• Many suppliers have invested in foundational systems such as channel marketing and management (CMM) solutions to deliver demand programs
  • CMM platforms allow suppliers to increase the effectiveness and quantity of partners’ marketing efforts but fall short on driving incentive usage
  • As programs evolve, suppliers look to integrate incentive management systems so partners can see what funding is available when considering programs

Historically, channel marketers have relied on a patchwork of disparate tools and technologies designed for direct roles and functions. This forces their operations and IT organizations to either build in-house or highly customize available solutions to serve the unique needs of managing an indirect (channel) business.  The emergence of platforms and applications purposely built for the channel marketing efforts (e.g. channel marketing and management [CMM], channel incentive management [CIM], partner relationship management [PRM], channel data management [CDM]) have offered a vast improvement from the previous forced-built or customized approaches. However, channel marketers still grapple with how these technologies are primarily standalone or siloed and lack interoperability and integration. Oftentimes, these tools cannot communicate with each other, causing enormous headaches for channel marketers who struggle to effectively manage their business.

We continue to see channel organizations invest in CMM platforms to provide partners with access to the tools and resources necessary for partner-led demand creation efforts, and this should be a primary focus for integration by channel marketing leaders. Too often, channel organizations struggle with underutilized or unspent incentive funds and declining partner adoption of partner marketing programs. To combat this and further extend the value and impact of the CMM solution, integration with CIM platforms is essential.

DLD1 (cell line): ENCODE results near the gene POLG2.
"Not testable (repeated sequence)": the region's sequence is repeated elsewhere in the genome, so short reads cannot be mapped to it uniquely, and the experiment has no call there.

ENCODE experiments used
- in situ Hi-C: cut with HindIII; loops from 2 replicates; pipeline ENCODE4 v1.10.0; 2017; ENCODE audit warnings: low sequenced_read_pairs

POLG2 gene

The goal of this integration should be not just to offer partners with visibility into available market development funds (MDF) and co-op fund balances within the solution itself, but also to allow partners to apply those funds directly within the system to selected marketing programs, automate workflow and audit requirements related to this highly regulated area (e.g. proof of performance), and provide important reporting and analytics capability. Allow partners to quickly request available marketing funds and directly access relevant marketing activities to help them to easily do business with you. The value derived from this integration spans from improving adoption of the platform to increasing incentive usage and streamlining a once-onerous process for a more positive partner experience.

B2B organizations have varying partner programs and a diverse set of partners; therefore, channel marketers should evaluate current technology investments and future plans and consider what tools are necessary to support channel needs, with special attention placed on how to integrate existing technologies. As channel marketers look to integrate CMM with existing or planned CIM solutions, they should dedicate time to discover how new technologies can enhance existing capabilities or create new ones required for current or planned business models.  While these technologies usually can be integrated via APIs or other programing methods, the question is whether it has already been successfully deployed and if not, what the expected cost and time to market of the integration is. If looking to invest in CIM, include interoperability as a key consideration, and challenge vendors to not only declare integration capability, but also prove it via live demonstrations with references from existing customers who have deployed successfully.